However, they point out that no major studies on BVT have been done, and that it is estimated that only about 50 U.S. physicians use Apitherapy to treat MS or other diseases, observing that the evidence of BVT helping MS patients, while encouraging, remains anecdotal. Nevertheless, they acknowledge that with more than 250,000 cases of multiple sclerosis nationwide, thousands of patients are believed to use bee venom as an alternative approach to interferon, corticosteroids, and other drugs typically used by conventional medicine to treat MS, and that advocacy and lay-experimentation with BVT have resulted in an estimated 10,000 people in the U. S. providing this therapy – including apitherapists, beekeepers, and acupuncturists, as well as those with no health background according to the American Apitherapy Society, and with some patients opting to treat themselves, raising concerns among the medical establishment about lack of medical training among most practitioners, and risk of dangerous allergic reactions to the treatment.
They note that the popularity of and claims for bee venom therapy led Georgetown University School of Medicine in Washington, D.C. to conduct a one-year preliminary study, funded by the Multiple Sclerosis Association of America, to research apitherapy as a potential MS treatment.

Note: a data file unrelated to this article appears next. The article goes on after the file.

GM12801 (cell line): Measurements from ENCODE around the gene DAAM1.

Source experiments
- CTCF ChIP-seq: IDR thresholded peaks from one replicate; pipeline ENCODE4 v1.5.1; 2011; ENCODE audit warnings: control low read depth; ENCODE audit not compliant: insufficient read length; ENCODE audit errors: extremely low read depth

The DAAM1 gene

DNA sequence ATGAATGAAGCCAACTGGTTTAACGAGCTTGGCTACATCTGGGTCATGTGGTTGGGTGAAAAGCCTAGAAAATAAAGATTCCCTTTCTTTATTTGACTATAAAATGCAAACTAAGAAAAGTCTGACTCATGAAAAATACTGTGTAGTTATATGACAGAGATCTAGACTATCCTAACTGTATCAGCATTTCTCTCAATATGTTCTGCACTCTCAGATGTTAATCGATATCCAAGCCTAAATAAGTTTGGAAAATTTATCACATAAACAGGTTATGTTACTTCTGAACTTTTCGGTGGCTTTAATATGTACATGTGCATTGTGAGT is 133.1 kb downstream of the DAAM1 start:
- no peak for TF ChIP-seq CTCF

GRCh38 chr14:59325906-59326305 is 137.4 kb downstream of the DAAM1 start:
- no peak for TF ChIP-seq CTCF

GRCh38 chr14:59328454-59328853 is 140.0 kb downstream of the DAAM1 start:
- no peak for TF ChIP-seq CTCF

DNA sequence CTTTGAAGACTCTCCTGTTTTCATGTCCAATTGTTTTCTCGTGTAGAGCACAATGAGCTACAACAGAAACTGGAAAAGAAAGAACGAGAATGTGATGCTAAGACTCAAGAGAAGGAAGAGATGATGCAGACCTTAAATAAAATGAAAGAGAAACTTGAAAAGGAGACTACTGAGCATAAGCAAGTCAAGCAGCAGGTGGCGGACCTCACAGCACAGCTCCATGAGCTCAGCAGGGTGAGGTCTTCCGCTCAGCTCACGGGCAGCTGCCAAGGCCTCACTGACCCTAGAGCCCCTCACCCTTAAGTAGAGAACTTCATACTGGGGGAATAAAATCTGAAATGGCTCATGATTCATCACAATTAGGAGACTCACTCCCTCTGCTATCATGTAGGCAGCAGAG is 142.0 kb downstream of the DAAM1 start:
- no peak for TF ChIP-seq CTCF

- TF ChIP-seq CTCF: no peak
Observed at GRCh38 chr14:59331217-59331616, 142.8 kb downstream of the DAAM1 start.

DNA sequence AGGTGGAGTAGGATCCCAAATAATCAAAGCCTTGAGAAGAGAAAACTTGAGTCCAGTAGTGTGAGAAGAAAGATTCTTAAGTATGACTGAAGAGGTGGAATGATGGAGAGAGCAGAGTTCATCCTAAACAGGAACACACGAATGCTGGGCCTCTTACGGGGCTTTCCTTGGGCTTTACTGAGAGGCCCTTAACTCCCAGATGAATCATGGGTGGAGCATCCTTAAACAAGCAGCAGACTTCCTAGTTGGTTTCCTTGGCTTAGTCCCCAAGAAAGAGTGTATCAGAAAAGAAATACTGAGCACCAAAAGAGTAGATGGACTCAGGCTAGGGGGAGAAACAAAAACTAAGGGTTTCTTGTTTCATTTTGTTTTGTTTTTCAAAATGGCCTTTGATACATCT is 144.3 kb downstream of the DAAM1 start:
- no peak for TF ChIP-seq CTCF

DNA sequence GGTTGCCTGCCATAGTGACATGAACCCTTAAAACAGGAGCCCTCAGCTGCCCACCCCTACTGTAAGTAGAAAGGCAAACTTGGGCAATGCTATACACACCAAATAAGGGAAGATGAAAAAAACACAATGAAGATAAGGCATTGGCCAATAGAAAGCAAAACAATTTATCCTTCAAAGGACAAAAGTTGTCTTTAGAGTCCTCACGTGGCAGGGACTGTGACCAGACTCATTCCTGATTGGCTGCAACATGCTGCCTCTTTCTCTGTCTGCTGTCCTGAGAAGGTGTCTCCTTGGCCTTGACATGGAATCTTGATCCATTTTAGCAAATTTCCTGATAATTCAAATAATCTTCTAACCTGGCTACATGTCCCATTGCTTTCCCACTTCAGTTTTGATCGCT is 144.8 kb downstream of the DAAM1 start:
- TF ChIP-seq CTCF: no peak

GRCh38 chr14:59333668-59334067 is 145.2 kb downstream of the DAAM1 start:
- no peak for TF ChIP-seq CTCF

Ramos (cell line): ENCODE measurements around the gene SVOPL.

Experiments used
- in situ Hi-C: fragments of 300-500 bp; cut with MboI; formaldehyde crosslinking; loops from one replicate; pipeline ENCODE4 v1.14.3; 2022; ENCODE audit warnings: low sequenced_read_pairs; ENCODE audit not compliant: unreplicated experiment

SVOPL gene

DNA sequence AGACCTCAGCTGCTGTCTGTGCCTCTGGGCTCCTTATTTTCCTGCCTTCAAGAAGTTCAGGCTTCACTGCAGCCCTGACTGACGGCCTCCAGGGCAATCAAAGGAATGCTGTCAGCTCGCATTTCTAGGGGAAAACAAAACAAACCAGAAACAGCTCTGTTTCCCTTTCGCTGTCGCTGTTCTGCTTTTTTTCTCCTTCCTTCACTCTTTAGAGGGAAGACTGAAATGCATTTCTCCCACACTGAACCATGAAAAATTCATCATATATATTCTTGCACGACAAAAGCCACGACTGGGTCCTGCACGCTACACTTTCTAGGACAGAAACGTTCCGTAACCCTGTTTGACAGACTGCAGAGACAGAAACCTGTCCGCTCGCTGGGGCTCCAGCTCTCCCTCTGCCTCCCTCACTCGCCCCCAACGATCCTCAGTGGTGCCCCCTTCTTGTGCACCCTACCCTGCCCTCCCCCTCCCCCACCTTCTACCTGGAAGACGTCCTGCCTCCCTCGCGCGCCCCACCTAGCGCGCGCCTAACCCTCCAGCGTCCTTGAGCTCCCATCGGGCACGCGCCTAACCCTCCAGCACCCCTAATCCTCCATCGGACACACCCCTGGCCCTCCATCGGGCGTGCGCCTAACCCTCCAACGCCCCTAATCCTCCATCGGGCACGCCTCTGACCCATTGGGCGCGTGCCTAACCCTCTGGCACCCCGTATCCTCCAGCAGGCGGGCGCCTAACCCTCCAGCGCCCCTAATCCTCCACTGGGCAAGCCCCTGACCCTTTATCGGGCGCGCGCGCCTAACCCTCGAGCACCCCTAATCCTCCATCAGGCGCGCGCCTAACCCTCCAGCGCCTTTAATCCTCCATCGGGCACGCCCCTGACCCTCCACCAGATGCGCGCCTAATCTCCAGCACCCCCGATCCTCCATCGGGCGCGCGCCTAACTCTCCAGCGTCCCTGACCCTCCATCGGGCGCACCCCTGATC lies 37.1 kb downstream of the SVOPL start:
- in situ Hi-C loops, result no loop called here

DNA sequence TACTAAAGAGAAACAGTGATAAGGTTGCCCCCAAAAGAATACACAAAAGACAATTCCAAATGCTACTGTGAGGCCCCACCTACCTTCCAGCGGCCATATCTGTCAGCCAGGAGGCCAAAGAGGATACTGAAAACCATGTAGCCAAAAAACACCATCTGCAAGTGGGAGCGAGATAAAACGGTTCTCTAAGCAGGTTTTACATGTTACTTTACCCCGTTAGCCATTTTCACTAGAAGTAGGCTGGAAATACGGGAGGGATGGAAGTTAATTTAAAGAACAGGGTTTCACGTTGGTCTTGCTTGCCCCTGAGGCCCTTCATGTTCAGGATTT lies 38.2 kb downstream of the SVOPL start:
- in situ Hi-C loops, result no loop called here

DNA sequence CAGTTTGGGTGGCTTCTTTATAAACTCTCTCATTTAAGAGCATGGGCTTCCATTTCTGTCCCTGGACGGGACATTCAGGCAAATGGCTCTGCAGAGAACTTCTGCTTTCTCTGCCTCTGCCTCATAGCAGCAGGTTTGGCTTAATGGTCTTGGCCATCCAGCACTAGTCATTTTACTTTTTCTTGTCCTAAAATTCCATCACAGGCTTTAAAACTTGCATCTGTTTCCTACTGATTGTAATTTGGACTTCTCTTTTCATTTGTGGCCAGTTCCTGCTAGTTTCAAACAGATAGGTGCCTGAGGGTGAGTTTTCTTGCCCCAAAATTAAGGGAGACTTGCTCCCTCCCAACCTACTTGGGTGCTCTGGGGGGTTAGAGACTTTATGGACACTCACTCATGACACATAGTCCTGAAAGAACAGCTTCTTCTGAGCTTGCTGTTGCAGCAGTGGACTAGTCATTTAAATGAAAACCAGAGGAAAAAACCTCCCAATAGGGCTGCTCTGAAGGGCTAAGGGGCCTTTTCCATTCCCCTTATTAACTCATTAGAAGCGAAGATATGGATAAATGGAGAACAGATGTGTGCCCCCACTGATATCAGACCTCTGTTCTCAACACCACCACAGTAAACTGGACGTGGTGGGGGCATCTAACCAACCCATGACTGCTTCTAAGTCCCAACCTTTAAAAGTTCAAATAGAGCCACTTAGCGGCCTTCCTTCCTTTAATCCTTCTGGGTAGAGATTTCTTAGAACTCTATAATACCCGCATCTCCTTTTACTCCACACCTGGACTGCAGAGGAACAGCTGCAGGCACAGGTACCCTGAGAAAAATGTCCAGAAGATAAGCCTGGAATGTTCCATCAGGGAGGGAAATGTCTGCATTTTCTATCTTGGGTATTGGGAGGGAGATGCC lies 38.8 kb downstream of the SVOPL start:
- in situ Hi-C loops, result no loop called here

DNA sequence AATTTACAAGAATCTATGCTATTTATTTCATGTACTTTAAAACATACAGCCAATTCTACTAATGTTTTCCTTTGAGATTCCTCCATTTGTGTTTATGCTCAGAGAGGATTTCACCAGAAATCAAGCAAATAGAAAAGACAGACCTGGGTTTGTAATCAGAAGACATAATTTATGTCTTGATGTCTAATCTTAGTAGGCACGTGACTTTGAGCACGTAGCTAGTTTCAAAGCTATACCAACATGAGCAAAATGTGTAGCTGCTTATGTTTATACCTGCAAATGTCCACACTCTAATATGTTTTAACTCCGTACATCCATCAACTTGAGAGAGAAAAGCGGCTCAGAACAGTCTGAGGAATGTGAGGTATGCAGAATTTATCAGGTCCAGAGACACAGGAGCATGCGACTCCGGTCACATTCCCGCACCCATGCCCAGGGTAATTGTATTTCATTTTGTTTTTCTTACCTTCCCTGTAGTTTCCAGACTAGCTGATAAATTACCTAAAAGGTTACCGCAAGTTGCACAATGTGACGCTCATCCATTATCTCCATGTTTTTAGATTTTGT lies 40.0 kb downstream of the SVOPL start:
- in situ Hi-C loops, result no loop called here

That study, published in the journal Allergy and Asthma Proceedings, entitled: “A phase I study of the safety of honeybee venom extract as a possible treatment for patients with progressive forms of multiple sclerosis” (2005 Nov-Dec;26(6):470-6), was For the full commentary, visit:-authored by
H.J. Castro, J . Mendez-Lnocencio, B. Omidvar, J. Omidvar, J. Santilli, H.S. Nielsen Jr, A.P. Pavot, J.R. Richert, and J.A. Bellanti of the International Center for Interdisciplinary Studies of Immunology and the Departments of Pediatrics at, Washington, DC, USA.
The study was conducted to evaluate the safety of bee venom extract as a possible treatment for patients with progressive forms of MS. The coauthors note that while various anecdotal reports suggest bee venom may be an effective treatment for patients with Multiple Sclerosis, patients taking the Apitherapy route may be subjected to real risk of serious allergic reactions as well as emotional and economic costs.
For the study a total of nine bee venom nonallergic patients with progressive forms of MS aged 21-55 and with no other illnesses were divided into four groups (A, B, C, and D) on a structured 1-year immunization schedule. Hyperreactivity to bee venom was evaluated by questionnaire, physical examination, and a battery of hematologic, metabolic, and immunologic tests. Responses to therapy were evaluated by questionnaire, functional neurological tests, and changes in measurement of somatosensory-evoked potentials.